Fujiyama Restaurant offers Japanese cuisine and specialises in grilled items wi...
Travelling around the world to far-flung reaches of the globe can be a truly soul-enriching experience. But as inspiring as experiencing other cultures and seeing exotic sights is, it isn't always as safe as we might hope. Here a few dangers and things to look out for when you take off. Learn a few phrases in matters of safety but buying things, bartering, and just generally having a great time on your trip!
Local people won't care about silly mistakes you make, but will usually respond well to your efforts. So, download a language app and learn a few phrases that will help you if you get lost, for example.
When it comes to cities, particularly big cities, make sure you know before which areas are safe and which areas are best avoided. Ask around on travel forums and read about your destination. To make extra certain of your information, ask at your accommodation for any advice about where and more importantly for safety, where not to go.
If you're a westerner travelling in Asia, you're going to stand out. That doesn't mean that every offer of friendship should be regarded as a sly move to relieve you of your belongings, but just be mindful. In most cases, people are genuine and mean you no harm, but be alert.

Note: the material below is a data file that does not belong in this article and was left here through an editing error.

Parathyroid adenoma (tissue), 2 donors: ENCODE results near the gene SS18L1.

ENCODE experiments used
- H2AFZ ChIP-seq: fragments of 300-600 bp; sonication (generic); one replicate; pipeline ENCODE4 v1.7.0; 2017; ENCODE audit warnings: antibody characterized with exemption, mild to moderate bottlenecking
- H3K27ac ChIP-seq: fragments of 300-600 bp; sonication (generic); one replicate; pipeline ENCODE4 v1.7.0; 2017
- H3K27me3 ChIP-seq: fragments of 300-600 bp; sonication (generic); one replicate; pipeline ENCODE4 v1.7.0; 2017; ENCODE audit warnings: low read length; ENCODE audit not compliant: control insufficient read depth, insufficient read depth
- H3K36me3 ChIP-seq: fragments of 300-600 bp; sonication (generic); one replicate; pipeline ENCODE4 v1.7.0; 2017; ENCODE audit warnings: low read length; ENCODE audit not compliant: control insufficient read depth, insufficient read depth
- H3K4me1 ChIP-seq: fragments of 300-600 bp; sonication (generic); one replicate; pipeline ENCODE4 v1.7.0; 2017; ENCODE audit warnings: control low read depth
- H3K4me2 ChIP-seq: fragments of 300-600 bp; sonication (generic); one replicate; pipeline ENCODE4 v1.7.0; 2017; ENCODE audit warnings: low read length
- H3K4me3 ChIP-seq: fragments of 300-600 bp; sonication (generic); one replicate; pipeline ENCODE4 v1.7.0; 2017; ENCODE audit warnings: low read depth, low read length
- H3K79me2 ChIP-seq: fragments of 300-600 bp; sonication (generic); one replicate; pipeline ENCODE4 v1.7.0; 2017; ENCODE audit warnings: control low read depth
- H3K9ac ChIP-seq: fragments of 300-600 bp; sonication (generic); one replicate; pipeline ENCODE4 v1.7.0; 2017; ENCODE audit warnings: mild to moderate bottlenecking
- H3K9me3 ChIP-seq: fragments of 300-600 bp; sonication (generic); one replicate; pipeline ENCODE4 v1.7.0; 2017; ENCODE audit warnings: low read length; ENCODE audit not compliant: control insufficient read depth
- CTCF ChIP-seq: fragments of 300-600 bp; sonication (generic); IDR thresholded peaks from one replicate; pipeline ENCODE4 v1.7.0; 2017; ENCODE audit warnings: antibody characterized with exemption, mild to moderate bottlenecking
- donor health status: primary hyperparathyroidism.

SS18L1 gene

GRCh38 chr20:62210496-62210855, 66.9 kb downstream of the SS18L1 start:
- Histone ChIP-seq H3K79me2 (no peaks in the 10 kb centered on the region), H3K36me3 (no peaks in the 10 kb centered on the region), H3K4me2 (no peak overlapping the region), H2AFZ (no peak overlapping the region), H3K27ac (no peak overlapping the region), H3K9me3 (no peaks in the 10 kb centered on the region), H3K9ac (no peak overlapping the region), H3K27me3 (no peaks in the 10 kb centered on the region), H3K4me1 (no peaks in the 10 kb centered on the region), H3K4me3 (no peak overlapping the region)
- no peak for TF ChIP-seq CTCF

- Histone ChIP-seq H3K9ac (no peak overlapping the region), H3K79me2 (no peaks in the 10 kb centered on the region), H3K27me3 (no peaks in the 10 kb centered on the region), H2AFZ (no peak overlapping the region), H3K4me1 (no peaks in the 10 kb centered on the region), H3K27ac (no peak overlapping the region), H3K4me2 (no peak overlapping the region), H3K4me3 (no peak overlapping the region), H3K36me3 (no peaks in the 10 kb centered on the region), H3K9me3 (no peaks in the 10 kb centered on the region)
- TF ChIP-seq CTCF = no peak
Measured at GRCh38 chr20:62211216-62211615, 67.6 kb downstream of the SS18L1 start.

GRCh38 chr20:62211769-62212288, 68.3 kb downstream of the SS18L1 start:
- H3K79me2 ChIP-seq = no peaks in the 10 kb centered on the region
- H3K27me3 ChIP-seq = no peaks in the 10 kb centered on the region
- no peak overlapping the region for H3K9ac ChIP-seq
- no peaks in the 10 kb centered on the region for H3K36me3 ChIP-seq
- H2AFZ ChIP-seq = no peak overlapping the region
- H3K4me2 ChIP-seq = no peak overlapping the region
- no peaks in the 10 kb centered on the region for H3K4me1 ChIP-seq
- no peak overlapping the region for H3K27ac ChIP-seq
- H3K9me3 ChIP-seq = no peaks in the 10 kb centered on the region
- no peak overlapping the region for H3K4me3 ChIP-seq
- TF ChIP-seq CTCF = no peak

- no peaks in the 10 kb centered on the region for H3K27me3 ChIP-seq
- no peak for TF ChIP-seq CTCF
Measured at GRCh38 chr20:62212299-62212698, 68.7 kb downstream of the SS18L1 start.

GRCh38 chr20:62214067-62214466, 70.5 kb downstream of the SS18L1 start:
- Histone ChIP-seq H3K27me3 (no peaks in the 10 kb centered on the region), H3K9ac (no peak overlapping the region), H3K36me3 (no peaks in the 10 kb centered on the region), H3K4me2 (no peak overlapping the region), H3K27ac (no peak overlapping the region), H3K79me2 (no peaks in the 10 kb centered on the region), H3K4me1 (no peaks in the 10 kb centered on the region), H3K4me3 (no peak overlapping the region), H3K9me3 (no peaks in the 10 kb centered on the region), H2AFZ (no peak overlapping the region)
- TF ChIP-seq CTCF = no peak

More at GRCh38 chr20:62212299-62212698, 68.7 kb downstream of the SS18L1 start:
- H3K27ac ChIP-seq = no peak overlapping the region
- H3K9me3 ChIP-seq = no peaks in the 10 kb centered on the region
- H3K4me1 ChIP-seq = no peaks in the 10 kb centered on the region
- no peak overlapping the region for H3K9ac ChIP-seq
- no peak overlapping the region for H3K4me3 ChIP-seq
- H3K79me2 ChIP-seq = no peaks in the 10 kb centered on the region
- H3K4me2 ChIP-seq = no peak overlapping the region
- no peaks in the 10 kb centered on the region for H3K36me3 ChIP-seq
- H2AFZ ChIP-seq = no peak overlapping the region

It's easy when travelling around from place to place, feeling ultra chilled and completely well with the world, to get a little too relaxed about your belongings. Leaving bags on or under tables, unattended phones and tablets on tables while you go and order coffee, could be a big mistake. Thankfully, there are still many places, even big cities, where you could actually do that and be in very little fear of anything going astray, but that shouldn't stop you keeping a discreet eye on your stuff.
Be cautious of ATMS Avoid ATMs if you can as they can be rigged to copy your card details. If you do use one, keep an eye on your balance for the next month or so, in case of any Lunusual transactions. Of course, you will definitely need cash at some point, particularly when you first arrive for a taxi or bus, but after that, you will likely need to withdraw more at some time.
When you do, try using the cash machines inside the bank during working hours. The type of fraud we're talking about is called skimming and usually happens in off-peak-hours with ATMs in public areas. Of course, it goes without saying not to take bundles of cash around with you, so just withdraw what you need for a day or two.
Keep your most important documents such as our passport in a secure money belt next to your body, especially when using busy public transport like a busy city metro. No one will know it's there and pickpockets won't be able to get access to it.